Thursday, December 06, 2012

10 ways to preserve herbs!

  1.  Air/Hang Dry Method: If you have the space and the time, you can tie small bunches of cleaned herbs together (about 4 or 5 stems) and hang them upside down in a dark, warm, well ventilated area. The drying time is about 2 to 4 weeks – you want the leaves to be crispy and easily crumble between your fingers before you pack them for storage.
  2. Oven: Arrange cleaned stems in a single layer on a cookie sheet with temperature set at 180° F. Heat for about 4 hours, keeping the oven door open the entire time (to let moisture escape). Stir occasionally during this heating process.
  3. Microwave Method: This a quick & easy method if you need them dried fast…but watch while you’re heating to make sure they don’t smoke or start on fire. Since microwaves heat differently, the times may vary for you. Detailed instructions are found at the bottom of this page.
  4. Cool Air: Wash then pat herbs with a soft cloth to remove moisture. Layer a cookie sheet with paper towels and then arrange stems in a single layer. Place in the refrigerator and remove once they are completely dried (check daily). Does not work in crisper bins.
  5. Salt or Sugar: Layer fresh leaves between salt or sugar (covering completely) and leave them until they are desiccated. Remove leaves and store in airtight containers. Choose salt or sugar depending on the flavor of the herb and which would be better suited to it.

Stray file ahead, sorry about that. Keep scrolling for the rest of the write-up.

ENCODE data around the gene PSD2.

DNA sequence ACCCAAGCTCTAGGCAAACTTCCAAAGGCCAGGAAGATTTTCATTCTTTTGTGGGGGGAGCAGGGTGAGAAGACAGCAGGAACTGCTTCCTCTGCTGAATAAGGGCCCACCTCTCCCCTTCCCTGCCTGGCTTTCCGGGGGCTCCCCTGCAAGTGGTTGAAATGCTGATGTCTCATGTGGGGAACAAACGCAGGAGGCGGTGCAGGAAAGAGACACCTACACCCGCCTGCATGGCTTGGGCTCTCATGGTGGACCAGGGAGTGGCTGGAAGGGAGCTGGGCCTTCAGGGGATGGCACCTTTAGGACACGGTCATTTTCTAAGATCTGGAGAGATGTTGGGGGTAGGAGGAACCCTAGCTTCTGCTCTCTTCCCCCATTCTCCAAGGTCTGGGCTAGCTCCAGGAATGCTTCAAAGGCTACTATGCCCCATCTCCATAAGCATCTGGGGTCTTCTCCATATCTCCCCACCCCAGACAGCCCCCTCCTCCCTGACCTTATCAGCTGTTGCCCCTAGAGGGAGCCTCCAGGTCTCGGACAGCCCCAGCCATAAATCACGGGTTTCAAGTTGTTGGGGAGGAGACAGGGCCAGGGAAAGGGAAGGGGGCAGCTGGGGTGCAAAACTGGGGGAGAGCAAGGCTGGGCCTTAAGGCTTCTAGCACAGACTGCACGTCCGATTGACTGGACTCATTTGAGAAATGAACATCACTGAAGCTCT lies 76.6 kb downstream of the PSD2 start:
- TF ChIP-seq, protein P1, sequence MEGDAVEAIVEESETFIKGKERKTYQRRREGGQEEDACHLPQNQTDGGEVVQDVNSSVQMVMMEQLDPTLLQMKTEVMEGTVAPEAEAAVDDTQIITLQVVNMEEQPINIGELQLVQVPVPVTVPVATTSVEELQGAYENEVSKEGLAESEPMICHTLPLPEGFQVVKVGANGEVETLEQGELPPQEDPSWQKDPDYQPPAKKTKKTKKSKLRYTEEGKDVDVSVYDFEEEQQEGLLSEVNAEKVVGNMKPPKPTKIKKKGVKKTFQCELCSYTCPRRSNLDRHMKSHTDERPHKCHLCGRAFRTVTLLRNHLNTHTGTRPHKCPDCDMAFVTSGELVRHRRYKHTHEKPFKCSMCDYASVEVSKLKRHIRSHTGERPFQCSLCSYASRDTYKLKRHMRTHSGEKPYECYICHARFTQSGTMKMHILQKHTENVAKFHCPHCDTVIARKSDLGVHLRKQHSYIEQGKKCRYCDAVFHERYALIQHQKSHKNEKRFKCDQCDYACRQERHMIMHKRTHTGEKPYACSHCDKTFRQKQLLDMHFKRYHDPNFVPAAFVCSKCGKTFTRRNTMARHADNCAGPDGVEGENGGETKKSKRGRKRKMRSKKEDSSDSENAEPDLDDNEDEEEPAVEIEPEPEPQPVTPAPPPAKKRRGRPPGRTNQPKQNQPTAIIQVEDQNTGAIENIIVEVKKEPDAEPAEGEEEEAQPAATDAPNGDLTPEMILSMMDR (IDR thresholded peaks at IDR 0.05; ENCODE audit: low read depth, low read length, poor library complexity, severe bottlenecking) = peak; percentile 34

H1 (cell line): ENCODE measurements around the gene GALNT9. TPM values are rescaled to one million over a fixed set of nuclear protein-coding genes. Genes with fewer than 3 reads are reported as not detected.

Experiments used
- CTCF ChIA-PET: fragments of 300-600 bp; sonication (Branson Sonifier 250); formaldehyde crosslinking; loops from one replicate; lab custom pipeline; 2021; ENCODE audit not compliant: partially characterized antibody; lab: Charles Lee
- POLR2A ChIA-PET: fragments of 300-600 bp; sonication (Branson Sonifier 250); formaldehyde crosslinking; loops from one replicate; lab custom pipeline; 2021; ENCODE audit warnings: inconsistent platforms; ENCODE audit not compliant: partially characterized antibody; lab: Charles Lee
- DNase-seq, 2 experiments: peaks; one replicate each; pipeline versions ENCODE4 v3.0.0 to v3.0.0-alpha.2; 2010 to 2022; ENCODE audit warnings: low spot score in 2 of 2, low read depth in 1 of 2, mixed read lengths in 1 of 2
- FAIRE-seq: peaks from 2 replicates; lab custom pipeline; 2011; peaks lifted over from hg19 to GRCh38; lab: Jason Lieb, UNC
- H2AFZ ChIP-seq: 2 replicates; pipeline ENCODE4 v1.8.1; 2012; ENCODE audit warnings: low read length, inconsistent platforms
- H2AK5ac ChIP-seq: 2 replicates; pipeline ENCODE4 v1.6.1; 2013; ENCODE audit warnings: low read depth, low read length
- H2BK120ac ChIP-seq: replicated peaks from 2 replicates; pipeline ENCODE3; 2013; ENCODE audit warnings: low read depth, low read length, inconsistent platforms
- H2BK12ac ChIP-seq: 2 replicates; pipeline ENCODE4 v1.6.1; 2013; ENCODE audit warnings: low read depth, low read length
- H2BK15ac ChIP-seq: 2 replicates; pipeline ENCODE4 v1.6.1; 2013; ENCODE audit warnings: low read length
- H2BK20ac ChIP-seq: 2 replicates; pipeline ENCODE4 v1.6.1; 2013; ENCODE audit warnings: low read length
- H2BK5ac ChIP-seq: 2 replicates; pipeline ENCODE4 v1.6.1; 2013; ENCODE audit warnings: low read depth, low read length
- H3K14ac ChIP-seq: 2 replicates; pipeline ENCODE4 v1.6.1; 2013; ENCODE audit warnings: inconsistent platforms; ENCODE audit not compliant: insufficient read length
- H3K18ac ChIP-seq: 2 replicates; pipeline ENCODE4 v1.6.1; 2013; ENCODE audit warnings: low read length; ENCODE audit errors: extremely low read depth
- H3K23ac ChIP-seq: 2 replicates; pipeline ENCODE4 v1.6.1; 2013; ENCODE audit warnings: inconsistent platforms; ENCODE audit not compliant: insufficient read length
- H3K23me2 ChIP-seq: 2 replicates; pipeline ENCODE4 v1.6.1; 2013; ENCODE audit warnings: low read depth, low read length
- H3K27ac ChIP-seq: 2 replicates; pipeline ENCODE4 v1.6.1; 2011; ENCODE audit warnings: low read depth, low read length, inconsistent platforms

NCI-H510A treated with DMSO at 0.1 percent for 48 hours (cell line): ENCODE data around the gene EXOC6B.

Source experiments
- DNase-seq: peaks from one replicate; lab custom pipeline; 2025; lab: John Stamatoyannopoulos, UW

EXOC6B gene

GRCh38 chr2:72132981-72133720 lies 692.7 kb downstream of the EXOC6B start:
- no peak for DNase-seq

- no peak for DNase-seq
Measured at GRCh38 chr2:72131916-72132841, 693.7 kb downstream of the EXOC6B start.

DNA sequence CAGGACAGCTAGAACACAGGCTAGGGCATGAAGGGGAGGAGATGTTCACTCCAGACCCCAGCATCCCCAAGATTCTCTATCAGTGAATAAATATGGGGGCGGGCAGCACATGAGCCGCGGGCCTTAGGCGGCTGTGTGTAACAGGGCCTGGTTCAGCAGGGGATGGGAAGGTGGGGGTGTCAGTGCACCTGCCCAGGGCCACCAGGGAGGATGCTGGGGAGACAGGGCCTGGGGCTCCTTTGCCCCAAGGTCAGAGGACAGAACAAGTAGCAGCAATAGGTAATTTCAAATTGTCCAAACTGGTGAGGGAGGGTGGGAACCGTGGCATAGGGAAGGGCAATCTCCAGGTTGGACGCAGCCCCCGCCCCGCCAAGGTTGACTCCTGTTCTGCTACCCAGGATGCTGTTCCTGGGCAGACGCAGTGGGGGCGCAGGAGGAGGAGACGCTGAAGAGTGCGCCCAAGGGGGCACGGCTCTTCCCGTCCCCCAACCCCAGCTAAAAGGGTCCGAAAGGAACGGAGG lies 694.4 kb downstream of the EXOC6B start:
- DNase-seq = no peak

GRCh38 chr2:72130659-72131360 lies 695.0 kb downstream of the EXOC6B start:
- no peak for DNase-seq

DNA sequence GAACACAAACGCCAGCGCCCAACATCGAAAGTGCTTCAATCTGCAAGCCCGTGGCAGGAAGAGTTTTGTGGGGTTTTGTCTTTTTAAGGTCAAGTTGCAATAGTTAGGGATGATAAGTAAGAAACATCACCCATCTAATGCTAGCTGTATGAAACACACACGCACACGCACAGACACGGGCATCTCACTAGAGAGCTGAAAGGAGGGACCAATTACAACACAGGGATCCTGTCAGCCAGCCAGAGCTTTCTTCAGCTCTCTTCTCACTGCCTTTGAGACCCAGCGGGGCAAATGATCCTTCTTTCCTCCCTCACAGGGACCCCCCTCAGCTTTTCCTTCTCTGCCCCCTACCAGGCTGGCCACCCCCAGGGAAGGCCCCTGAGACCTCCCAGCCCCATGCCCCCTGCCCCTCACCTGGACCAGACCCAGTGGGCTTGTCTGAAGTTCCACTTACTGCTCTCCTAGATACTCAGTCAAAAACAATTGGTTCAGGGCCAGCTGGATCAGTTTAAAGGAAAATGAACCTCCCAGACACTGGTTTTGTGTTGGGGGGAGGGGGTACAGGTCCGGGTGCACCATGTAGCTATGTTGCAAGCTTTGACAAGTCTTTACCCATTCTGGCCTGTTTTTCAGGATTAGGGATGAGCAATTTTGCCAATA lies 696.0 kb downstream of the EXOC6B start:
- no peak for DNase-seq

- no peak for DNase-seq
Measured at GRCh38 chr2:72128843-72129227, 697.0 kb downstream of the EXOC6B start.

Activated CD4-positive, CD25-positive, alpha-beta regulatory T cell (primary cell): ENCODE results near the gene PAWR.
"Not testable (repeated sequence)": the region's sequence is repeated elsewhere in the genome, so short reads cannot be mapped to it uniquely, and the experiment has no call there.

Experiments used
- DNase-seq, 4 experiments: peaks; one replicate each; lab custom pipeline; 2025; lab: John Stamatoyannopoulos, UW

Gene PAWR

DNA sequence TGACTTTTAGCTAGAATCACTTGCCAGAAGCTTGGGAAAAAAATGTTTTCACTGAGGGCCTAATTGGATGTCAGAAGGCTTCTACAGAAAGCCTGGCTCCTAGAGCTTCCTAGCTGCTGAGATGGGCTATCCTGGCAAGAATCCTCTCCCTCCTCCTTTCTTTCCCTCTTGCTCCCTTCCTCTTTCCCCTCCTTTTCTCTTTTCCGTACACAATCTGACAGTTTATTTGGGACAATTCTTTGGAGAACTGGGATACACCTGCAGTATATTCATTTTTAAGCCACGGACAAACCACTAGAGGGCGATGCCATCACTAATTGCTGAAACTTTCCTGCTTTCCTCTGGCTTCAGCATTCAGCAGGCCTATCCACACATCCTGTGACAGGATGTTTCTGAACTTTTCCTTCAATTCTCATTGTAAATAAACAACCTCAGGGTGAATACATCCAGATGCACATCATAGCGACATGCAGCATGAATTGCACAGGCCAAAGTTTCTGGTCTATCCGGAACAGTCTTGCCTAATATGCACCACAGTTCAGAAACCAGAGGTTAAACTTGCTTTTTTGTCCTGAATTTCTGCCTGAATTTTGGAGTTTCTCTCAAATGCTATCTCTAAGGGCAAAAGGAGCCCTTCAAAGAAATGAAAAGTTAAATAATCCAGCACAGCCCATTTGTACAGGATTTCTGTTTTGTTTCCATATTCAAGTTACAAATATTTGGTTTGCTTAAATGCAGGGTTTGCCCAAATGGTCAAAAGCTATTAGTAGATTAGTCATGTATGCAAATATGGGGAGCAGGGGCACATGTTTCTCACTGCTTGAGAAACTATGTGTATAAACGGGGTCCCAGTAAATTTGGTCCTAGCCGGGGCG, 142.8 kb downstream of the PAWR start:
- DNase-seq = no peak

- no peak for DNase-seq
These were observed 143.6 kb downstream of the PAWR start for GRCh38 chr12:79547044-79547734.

6. Freeze In Ice Cubes: Chop leaves then sprinkle into ice cube trays (measure into each cube the most common amount you use in cooking, for example 1 tsp). Cover with water and freeze (can also cover with stock or olive oil). Pop them out once they’re frozen, package in freezer bags and store in the freezer (remove as much air as possible from the bags first). When needed for cooking, just take out a cube and pop it in the dish that’s cooking (thawing first is optional–remember to account for the frozen liquid in your recipe). Tip: Try mixing your favorite blends before freezing.
  7. Freezing Whole & Chopped: Many herbs freeze well without added liquid. Wash and dry the leaves then store in freezer bags with as much air removed as possible. Freeze. You can also lay them in a single layer on a cookie sheet, freeze, then pack in bags (easier to remove singly when frozen). See a handy tip at the bottom of this page for crushing them quickly, you can also chop them first if you prefer.
  8. Bulk Pastes (Pesto): Wash clean then chop in a food processor, add enough oil to make a paste when blended (approximately 2 cups fresh herbs to 1/3 cup olive oil). Freeze in small containers (remove all air first by shaking and tapping the container then top with a fine layer of olive oil to seal paste against air). Thaw before using. Spoon out the required amount needed for cooking then store the rest in the refrigerator. The most common pesto is made from basil, but you can use other herbs too (and combinations).
  9. Bulk Seasoning Salt: Have a ready supply of seasonings at your fingertips (create your own signature blend), whipping up batches only once a year and freezing until needed.
  10. Bulk Oils or Butters: Chop leaves and mix with oil or butter to taste. Freeze in single serving butter pats or in cube sizes appropriate for cooking (just add the butter pat while dish is cooking–remember to account for butter in recipe). Thaw before using.